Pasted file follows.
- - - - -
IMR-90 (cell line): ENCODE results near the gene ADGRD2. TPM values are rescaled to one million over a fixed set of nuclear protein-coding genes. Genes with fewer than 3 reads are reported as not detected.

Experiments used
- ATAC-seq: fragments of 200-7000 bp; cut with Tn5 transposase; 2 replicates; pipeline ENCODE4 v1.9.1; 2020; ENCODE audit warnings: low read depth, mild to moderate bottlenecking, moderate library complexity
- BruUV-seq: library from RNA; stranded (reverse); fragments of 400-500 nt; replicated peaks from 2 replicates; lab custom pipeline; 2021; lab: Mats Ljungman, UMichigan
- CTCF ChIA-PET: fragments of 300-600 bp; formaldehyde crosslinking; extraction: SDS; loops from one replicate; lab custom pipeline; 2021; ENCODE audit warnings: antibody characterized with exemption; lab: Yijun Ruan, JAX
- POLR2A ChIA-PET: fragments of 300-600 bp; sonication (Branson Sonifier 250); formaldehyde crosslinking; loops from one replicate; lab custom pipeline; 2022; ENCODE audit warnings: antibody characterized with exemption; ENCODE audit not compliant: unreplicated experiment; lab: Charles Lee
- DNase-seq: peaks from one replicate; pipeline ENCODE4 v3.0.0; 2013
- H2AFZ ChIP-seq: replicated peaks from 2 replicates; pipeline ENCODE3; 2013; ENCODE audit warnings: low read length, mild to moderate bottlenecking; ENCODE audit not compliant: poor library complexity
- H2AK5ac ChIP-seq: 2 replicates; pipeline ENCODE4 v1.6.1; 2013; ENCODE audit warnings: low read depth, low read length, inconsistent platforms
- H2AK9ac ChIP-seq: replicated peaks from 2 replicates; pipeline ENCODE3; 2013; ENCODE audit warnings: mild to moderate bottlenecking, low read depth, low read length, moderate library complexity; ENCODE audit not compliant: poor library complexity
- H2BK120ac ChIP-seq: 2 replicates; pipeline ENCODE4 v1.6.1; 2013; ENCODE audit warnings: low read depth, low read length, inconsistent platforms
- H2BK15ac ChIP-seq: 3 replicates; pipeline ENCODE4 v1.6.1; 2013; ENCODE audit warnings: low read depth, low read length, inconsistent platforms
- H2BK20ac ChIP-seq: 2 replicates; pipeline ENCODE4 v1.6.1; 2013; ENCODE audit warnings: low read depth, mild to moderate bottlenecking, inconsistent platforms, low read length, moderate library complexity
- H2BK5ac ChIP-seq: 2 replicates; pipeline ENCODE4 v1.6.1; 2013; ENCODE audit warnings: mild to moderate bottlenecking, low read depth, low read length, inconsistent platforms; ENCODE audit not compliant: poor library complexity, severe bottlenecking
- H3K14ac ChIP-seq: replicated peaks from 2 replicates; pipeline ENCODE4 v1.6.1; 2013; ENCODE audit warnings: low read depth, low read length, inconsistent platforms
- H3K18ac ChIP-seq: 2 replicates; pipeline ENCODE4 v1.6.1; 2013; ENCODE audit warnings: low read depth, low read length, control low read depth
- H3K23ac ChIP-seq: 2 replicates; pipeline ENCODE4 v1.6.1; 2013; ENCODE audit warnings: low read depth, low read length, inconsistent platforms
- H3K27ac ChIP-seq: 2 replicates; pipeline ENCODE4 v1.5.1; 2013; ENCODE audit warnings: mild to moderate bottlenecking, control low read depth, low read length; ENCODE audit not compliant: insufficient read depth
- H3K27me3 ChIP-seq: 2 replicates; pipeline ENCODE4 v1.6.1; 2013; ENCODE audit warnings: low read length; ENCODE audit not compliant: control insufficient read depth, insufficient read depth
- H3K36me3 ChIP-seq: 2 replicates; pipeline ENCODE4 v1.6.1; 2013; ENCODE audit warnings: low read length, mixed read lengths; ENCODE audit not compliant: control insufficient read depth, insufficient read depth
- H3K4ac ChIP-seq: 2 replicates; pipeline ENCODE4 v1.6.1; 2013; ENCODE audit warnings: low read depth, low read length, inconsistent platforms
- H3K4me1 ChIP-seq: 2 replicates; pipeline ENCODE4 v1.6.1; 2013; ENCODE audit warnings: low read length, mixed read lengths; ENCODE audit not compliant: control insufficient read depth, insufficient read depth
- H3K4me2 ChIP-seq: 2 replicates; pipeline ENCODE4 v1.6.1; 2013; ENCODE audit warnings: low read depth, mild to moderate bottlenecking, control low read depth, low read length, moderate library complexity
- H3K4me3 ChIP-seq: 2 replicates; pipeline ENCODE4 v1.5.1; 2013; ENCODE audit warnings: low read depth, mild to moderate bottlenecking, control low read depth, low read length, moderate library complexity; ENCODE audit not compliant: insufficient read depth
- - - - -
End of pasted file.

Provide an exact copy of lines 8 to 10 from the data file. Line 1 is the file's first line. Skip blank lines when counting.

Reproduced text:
- H2AFZ ChIP-seq: replicated peaks from 2 replicates; pipeline ENCODE3; 2013; ENCODE audit warnings: low read length, mild to moderate bottlenecking; ENCODE audit not compliant: poor library complexity
- H2AK5ac ChIP-seq: 2 replicates; pipeline ENCODE4 v1.6.1; 2013; ENCODE audit warnings: low read depth, low read length, inconsistent platforms
- H2AK9ac ChIP-seq: replicated peaks from 2 replicates; pipeline ENCODE3; 2013; ENCODE audit warnings: mild to moderate bottlenecking, low read depth, low read length, moderate library complexity; ENCODE audit not compliant: poor library complexity